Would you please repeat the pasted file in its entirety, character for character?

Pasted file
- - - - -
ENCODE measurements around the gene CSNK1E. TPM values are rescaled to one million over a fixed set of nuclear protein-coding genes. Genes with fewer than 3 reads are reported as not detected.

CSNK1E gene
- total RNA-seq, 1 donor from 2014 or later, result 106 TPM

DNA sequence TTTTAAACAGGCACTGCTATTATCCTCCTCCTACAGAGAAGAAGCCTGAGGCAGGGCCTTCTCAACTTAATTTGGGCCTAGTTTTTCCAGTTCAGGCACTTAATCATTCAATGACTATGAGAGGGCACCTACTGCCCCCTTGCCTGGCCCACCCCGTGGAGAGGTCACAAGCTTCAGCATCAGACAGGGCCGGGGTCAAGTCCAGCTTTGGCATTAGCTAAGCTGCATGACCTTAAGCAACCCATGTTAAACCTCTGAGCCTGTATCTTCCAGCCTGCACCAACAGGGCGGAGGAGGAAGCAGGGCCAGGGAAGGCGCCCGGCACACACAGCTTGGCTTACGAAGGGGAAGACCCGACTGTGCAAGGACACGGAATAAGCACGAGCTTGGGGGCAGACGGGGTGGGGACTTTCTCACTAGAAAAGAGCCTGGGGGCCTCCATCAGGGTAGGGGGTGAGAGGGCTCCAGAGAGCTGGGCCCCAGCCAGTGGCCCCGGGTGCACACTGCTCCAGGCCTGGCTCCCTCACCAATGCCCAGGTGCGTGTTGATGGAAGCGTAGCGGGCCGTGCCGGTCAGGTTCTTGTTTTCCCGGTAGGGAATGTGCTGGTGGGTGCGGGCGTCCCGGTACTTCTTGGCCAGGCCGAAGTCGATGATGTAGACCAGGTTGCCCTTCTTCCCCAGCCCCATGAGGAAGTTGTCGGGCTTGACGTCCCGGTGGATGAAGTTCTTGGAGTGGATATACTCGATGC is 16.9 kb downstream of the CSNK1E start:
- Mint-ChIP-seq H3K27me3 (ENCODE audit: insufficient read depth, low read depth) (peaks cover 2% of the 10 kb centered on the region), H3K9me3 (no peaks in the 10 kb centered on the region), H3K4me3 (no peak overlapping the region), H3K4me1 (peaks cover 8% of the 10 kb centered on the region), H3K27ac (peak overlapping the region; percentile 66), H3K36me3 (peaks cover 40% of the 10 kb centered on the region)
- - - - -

ENCODE measurements around the gene CSNK1E. TPM values are rescaled to one million over a fixed set of nuclear protein-coding genes. Genes with fewer than 3 reads are reported as not detected.

CSNK1E gene
- total RNA-seq, 1 donor from 2014 or later, result 106 TPM

DNA sequence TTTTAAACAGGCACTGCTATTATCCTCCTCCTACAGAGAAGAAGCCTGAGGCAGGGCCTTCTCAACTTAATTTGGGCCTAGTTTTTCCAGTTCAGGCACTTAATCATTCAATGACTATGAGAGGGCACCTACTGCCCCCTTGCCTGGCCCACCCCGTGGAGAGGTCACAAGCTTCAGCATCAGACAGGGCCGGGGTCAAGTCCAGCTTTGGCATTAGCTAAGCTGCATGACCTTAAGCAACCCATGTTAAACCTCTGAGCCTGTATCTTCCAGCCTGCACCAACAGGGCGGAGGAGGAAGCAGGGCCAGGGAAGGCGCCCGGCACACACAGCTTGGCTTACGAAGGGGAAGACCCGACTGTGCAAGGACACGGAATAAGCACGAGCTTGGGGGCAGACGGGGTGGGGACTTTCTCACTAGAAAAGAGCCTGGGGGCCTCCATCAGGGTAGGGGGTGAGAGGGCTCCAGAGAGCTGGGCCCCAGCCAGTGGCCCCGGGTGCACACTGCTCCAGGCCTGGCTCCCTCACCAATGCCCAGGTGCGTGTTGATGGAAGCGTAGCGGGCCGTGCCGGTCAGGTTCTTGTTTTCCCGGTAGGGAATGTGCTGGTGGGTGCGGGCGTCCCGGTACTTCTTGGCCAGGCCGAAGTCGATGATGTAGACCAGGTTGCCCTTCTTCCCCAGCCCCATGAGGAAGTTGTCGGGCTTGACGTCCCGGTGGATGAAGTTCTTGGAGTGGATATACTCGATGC is 16.9 kb downstream of the CSNK1E start:
- Mint-ChIP-seq H3K27me3 (ENCODE audit: insufficient read depth, low read depth) (peaks cover 2% of the 10 kb centered on the region), H3K9me3 (no peaks in the 10 kb centered on the region), H3K4me3 (no peak overlapping the region), H3K4me1 (peaks cover 8% of the 10 kb centered on the region), H3K27ac (peak overlapping the region; percentile 66), H3K36me3 (peaks cover 40% of the 10 kb centered on the region)